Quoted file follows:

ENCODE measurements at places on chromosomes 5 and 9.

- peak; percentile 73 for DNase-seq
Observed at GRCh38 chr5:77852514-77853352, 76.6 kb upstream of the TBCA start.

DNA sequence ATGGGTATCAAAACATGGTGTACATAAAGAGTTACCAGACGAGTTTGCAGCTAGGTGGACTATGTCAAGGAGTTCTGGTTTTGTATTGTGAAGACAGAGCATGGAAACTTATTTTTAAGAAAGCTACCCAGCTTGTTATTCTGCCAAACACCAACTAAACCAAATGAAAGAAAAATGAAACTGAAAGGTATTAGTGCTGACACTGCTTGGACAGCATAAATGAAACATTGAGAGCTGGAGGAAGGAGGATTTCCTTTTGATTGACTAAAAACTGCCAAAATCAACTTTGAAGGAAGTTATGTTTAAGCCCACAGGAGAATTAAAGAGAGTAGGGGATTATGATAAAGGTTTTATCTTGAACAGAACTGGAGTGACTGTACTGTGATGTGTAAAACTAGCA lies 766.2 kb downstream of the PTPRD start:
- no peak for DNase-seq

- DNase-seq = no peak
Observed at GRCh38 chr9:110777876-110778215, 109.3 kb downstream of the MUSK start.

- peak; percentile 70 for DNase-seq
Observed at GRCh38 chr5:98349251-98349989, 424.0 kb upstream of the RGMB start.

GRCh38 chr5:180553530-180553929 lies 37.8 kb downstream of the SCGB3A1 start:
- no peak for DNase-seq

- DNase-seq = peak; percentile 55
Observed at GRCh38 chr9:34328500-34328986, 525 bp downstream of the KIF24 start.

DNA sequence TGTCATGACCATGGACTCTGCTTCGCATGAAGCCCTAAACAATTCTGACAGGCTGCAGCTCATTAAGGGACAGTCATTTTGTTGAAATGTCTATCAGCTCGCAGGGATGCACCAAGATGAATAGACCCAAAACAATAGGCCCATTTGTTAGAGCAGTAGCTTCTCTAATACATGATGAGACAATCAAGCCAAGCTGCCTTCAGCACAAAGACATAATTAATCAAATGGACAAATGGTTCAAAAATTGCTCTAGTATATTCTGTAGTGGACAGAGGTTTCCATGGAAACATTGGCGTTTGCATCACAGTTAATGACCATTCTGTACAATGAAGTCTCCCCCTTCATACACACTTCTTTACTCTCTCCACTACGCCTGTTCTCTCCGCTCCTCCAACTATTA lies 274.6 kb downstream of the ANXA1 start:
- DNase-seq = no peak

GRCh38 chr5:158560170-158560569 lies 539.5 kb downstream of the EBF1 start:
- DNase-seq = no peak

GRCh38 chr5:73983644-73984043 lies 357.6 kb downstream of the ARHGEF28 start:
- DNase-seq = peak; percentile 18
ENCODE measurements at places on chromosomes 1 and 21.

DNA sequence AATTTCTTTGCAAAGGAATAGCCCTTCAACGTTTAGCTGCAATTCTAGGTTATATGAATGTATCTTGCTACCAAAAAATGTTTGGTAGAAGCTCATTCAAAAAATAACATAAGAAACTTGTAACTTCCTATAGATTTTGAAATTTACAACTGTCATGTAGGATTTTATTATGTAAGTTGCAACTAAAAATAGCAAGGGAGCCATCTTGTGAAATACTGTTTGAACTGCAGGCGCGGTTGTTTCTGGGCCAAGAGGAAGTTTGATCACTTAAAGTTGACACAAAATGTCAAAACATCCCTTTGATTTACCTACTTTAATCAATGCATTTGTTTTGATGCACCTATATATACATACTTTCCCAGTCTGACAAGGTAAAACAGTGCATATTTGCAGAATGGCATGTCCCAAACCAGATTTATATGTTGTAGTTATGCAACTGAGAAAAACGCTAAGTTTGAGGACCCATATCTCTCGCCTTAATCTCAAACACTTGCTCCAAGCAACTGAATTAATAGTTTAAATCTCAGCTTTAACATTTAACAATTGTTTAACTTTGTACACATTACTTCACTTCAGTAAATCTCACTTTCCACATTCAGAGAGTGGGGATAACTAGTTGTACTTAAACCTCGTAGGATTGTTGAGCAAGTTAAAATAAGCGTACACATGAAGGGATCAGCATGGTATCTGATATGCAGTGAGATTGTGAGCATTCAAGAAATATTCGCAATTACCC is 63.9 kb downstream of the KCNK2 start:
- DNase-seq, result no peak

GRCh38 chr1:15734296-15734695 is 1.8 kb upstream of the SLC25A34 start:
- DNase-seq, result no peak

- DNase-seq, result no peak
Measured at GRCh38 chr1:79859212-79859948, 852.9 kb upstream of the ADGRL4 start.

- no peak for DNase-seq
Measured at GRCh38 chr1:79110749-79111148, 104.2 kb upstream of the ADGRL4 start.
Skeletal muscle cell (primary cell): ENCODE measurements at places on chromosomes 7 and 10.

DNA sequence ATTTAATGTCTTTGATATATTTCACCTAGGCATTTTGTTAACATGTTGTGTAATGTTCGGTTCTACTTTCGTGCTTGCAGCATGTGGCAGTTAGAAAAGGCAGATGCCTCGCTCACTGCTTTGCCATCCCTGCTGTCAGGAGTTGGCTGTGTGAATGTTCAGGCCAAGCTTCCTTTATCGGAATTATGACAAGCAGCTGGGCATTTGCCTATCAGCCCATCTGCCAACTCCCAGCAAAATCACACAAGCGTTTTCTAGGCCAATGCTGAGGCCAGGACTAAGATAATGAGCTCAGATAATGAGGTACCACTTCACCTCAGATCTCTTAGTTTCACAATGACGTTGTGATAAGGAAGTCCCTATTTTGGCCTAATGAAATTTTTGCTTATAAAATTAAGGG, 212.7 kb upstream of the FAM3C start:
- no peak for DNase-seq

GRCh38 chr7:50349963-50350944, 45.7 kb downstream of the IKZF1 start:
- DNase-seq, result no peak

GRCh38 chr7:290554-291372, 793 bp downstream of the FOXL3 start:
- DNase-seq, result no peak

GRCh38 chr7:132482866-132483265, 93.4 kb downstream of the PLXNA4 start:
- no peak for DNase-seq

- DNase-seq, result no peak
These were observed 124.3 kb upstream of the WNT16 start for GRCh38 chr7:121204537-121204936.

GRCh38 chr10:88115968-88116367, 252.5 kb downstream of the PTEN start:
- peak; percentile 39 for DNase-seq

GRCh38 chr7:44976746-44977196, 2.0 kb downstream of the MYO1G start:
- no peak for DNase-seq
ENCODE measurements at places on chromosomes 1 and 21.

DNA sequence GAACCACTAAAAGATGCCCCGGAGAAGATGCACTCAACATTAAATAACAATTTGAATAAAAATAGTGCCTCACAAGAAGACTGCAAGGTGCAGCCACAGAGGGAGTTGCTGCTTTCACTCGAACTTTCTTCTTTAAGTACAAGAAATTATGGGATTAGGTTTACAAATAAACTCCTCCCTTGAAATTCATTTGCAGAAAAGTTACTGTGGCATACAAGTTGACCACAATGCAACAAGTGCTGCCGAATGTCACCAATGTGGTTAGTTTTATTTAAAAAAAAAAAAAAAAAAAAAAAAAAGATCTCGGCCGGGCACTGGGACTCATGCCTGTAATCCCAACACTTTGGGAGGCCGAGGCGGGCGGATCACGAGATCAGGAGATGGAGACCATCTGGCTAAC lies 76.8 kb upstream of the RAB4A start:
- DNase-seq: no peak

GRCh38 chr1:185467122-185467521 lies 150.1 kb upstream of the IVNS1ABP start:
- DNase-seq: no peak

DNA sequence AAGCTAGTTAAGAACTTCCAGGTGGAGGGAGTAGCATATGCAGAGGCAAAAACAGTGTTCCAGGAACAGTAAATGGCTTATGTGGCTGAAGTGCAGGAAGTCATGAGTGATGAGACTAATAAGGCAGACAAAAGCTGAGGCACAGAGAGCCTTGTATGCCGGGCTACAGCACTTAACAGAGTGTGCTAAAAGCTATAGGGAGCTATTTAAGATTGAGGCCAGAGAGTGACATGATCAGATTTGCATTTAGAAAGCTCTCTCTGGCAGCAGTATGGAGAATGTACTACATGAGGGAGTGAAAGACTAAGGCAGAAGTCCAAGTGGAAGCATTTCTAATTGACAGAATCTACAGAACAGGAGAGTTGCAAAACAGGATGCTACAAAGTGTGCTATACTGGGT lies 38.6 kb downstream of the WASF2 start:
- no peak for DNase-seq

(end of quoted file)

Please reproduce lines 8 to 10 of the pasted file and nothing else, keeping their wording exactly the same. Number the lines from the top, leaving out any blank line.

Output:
- peak; percentile 70 for DNase-seq
Observed at GRCh38 chr5:98349251-98349989, 424.0 kb upstream of the RGMB start.

GRCh38 chr5:180553530-180553929 lies 37.8 kb downstream of the SCGB3A1 start: